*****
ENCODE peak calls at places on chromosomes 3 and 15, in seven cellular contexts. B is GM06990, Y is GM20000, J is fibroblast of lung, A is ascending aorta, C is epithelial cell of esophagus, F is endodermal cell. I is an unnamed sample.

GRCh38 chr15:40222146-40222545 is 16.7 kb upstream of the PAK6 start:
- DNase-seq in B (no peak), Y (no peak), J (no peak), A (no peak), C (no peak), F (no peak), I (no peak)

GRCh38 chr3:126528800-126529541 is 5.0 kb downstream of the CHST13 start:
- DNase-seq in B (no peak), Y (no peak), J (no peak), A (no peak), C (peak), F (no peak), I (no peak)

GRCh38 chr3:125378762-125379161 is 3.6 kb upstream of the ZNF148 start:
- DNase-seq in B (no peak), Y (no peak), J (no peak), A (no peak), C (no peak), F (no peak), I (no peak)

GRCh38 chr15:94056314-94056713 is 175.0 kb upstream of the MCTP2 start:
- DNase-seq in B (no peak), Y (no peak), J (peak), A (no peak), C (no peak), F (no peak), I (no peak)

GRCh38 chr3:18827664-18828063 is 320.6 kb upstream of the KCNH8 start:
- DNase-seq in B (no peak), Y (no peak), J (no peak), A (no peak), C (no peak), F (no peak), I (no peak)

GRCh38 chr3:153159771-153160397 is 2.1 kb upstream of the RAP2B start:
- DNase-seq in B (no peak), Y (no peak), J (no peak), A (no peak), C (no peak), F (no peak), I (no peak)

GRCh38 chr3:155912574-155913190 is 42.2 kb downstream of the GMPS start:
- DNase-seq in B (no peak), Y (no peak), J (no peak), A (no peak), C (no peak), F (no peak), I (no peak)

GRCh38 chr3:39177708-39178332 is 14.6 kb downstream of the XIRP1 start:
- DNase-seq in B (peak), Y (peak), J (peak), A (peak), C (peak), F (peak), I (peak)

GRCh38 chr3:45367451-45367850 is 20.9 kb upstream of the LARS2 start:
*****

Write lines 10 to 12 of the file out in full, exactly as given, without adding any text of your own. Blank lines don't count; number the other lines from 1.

GRCh38 chr3:18827664-18828063 is 320.6 kb upstream of the KCNH8 start:
- DNase-seq in B (no peak), Y (no peak), J (no peak), A (no peak), C (no peak), F (no peak), I (no peak)

GRCh38 chr3:153159771-153160397 is 2.1 kb upstream of the RAP2B start: